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Waiting for Godot (Eng rev): A Tragicomedy in Two Acts Paperback – May 17, 2011

ISBN-13: 978-0802144423 ISBN-10: 080214442X Edition: 1st

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Product Details

  • Paperback: 128 pages
  • Publisher: Grove Press; 1 edition (May 17, 2011)
  • Language: English
  • ISBN-10: 080214442X
  • ISBN-13: 978-0802144423
  • Product Dimensions: 8.3 x 5.5 x 0.3 inches
  • Shipping Weight: 3.2 ounces (View shipping rates and policies)
  • Average Customer Review: 3.8 out of 5 stars  See all reviews (258 customer reviews)
  • Amazon Best Sellers Rank: #8,942 in Books (See Top 100 in Books)

Editorial Reviews

Review


“One of the true masterpieces of the century.” —Clive Barnes, The New York Times

“One of the most noble and moving plays of our generation, a threnody of hope deceived and deferred but never extinguished; a play suffused with tenderness for the whole human perplexity; with phrases that come like a sharp stab of beauty and pain.”
The Times (London)

“Beckett is an incomparable spellbinder. He writes with rhetoric and music that . . . make a poet green with envy.” —Stephen Spender

“Reading Beckett for the first time is an experience like no other in modern literature.”
—Paul Auster

“[Godot is ] among the most studied, monographed, celebrated and sent-up works of modern art, and perhaps as influential as any from the last century. The nonstory of two tramps at loose ends in a landscape barren of all but a single tree, amusing or distracting themselves from oppressive boredom while they wait for a mysterious figure who never arrives, the play became the ur-text for theatrical innovation and existential thought in the latter half of 20th century.” —Christopher Isherwood, The New York Times

About the Author

Samuel Beckett (1906-1989), one of the leading literary and dramatic figures of the twentieth century, was born in Foxrock, Ireland and attended Trinity University in Dublin. In 1928, he visited Paris for the first time and fell in with a number of avant-garde writers and artists, including James Joyce. In 1937, he settled in Paris permanently. Beckett wrote in both English and French, though his best-known works are mostly in the latter language. A prolific writer of novels, short stories, and poetry, he is remembered principally for his works for the theater, which belong to the tradition of the Theater of the Absurd and are characterized by their minimalist approach, stripping drama to its barest elements. In 1969, Beckett was awarded the Nobel Prize in Literature and commended for having "transformed the destitution of man into his exaltation." Beckett died in Paris in 1989.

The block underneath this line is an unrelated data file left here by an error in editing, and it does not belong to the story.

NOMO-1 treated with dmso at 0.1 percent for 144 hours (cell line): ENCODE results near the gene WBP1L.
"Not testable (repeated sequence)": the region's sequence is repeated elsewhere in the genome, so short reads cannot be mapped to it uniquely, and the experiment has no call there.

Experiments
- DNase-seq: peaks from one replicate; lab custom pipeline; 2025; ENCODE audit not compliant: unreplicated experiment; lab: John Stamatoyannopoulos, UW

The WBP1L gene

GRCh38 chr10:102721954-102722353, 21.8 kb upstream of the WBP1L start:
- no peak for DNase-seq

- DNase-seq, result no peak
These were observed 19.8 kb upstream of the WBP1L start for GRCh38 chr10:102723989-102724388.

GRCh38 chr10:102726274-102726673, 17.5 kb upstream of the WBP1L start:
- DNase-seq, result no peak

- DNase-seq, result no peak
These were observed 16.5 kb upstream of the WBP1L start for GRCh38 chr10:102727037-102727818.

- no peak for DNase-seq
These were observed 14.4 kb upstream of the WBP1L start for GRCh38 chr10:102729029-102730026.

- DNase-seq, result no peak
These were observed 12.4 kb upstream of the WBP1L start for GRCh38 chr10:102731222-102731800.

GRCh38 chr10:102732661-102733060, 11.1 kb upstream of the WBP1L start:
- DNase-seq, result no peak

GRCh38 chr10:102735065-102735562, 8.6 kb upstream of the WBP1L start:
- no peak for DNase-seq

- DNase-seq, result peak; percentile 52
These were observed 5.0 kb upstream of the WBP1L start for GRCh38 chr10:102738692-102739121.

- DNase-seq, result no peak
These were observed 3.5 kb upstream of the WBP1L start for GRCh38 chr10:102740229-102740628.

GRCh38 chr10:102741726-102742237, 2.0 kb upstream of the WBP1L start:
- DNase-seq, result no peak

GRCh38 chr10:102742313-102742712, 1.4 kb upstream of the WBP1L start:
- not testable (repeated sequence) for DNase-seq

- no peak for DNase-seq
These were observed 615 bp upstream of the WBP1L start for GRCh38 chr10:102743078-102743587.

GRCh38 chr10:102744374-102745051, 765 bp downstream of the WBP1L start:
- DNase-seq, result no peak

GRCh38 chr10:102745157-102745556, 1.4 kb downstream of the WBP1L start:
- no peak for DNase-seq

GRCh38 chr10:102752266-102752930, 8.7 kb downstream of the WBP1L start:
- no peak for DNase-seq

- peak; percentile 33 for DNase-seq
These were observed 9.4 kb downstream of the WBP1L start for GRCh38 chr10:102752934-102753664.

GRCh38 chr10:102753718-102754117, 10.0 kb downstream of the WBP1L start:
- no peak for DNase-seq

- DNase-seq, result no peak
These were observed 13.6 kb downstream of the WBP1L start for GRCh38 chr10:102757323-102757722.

At the age of seventy-six he said: "With diminished concentration, loss of memory, obscured intelligence... the more chance there is for saying something closest to what one really is. Even though everything seems inexpressible, there remains the need to express. A child need to make a sand castle even though it makes no sense. In old age, with only a few grains of sand, one has the greatest possibility." (from Playwrights at Work, ed. by George Plimpton, 2000)

More About the Author

Samuel Beckett was born in Dublin in 1906. He was educated at Portora Royal School and Trinity College, Dublin, where he graduated in 1927. His made his poetry debut in 1930 with Whoroscope and followed it with essays and two novels before World War Two. He wrote one of his most famous plays, Waiting for Godot, in 1949 but it wasn't published in English until 1954. Waiting for Godot brought Beckett international fame and firmly established him as a leading figure in the Theatre of the Absurd. He received the Nobel Prize for Literature in 1969. Beckett continued to write prolifically for radio, TV and the theatre until his death in 1989.

Customer Reviews

This is Beckett's best play and for good reason.
Alton J. Bliss
Cheap but not functional edition of a great play, of which I have several other copies already.
T. Holland
I found this play to be a great read and an enjoyable way to notice exactly how we think.
Jake

Most Helpful Customer Reviews

142 of 156 people found the following review helpful By M. B. Alcat on January 12, 2005
Format: Paperback
"Nothing happens, nobody comes, nobody goes, it's awful!". That phrase, said by one of the main characters of "Waiting for Godot", somehow sums up the whole plot of this short tragicomedy in two acts. Strange??. You can bet on that!!!. So much that a well-known Irish critic said of it "nothing happens, twice".